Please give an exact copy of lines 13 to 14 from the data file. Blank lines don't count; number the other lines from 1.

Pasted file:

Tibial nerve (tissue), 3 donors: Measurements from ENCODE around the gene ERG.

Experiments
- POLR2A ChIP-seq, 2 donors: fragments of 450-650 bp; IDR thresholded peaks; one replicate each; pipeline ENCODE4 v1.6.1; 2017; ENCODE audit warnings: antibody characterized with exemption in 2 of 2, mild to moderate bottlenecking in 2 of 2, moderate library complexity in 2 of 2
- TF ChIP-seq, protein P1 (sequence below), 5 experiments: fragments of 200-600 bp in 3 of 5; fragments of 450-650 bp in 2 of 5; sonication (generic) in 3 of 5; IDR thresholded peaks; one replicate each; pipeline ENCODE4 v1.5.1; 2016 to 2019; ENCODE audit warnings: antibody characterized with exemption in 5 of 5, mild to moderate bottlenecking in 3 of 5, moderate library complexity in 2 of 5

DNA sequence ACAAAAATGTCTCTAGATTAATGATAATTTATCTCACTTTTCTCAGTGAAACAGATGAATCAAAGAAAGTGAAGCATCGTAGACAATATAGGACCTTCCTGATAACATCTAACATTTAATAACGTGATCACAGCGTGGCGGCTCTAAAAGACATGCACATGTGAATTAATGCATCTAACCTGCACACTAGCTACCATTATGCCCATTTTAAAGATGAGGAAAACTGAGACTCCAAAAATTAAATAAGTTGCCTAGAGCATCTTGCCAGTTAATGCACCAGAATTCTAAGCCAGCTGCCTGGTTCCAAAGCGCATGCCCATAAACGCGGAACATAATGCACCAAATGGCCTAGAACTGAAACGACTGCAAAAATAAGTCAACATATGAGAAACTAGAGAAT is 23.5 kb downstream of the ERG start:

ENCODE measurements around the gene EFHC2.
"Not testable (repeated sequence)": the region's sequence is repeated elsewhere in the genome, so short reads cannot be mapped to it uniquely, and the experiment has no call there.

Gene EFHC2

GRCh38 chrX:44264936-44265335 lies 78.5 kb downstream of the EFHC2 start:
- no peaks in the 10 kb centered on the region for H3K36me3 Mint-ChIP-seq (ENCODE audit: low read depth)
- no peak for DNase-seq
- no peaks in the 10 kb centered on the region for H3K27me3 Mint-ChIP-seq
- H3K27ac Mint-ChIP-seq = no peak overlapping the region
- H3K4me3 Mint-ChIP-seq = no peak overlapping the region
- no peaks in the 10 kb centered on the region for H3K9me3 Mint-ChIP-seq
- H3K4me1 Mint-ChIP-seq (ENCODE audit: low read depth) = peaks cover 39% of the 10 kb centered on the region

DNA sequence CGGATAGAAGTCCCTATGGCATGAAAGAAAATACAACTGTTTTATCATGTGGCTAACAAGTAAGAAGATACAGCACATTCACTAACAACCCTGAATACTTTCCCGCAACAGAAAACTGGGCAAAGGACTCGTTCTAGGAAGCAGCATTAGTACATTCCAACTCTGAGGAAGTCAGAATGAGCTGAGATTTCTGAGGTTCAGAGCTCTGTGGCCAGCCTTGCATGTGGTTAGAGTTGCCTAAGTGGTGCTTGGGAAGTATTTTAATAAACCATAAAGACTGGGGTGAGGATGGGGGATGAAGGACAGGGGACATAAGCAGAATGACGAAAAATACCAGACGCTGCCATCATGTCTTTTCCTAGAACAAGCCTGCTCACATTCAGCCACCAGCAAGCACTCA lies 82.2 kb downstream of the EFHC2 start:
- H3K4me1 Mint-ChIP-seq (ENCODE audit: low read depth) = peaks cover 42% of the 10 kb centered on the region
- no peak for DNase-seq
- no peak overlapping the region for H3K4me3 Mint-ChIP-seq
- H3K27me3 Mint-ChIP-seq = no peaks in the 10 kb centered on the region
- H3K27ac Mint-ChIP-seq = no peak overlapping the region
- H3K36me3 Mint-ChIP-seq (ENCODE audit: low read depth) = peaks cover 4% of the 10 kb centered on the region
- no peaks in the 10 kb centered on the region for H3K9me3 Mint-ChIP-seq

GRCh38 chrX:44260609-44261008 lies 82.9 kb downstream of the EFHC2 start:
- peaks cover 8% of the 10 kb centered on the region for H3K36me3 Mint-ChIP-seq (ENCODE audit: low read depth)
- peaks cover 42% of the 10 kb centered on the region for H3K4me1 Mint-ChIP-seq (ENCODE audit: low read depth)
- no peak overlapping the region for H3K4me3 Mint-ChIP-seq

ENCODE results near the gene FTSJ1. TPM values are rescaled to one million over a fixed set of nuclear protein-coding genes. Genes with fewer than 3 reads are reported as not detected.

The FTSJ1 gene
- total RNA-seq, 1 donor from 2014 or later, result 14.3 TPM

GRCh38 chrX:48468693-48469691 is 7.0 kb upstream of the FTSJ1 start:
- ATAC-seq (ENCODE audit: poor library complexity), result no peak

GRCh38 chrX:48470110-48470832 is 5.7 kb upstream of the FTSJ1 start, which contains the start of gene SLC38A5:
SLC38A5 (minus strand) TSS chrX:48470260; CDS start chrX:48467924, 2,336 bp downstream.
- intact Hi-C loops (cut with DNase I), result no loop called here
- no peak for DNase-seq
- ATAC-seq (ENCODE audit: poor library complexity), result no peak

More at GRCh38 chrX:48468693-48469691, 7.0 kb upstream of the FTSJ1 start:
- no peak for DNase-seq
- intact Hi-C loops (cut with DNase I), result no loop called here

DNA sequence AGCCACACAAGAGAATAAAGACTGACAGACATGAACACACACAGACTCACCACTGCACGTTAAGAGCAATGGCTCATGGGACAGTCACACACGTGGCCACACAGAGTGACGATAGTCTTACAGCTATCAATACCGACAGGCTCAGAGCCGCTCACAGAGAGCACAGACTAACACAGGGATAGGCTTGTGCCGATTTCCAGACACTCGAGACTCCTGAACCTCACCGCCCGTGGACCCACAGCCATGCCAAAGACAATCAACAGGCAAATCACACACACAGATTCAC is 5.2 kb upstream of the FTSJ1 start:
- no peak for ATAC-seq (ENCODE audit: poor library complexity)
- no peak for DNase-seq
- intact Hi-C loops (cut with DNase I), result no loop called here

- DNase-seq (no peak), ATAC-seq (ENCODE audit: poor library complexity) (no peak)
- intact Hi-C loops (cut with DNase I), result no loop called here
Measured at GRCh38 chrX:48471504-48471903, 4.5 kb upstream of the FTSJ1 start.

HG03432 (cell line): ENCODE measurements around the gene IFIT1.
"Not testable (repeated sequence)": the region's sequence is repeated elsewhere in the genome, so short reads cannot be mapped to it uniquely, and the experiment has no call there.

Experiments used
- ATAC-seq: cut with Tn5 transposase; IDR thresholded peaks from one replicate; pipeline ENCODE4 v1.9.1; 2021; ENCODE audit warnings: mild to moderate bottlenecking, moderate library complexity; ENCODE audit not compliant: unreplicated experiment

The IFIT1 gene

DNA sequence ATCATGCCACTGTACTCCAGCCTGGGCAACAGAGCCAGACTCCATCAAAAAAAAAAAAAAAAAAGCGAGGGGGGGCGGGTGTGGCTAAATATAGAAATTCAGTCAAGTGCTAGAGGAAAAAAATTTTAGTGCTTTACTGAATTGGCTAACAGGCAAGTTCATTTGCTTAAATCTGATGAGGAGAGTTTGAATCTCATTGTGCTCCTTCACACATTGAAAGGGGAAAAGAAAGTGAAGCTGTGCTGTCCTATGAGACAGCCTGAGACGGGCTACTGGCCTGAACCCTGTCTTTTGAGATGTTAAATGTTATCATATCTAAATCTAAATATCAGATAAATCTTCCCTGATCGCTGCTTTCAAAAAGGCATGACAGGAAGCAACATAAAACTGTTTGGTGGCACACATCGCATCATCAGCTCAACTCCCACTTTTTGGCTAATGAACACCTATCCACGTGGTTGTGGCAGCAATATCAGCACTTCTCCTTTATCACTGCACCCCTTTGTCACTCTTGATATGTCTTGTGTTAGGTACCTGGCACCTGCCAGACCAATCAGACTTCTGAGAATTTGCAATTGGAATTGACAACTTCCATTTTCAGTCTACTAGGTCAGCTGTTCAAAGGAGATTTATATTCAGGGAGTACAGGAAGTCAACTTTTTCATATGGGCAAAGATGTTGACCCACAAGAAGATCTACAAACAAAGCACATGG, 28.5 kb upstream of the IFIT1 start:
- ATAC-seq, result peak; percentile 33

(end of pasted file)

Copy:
- H3K27ac Mint-ChIP-seq = no peak overlapping the region
- H3K4me3 Mint-ChIP-seq = no peak overlapping the region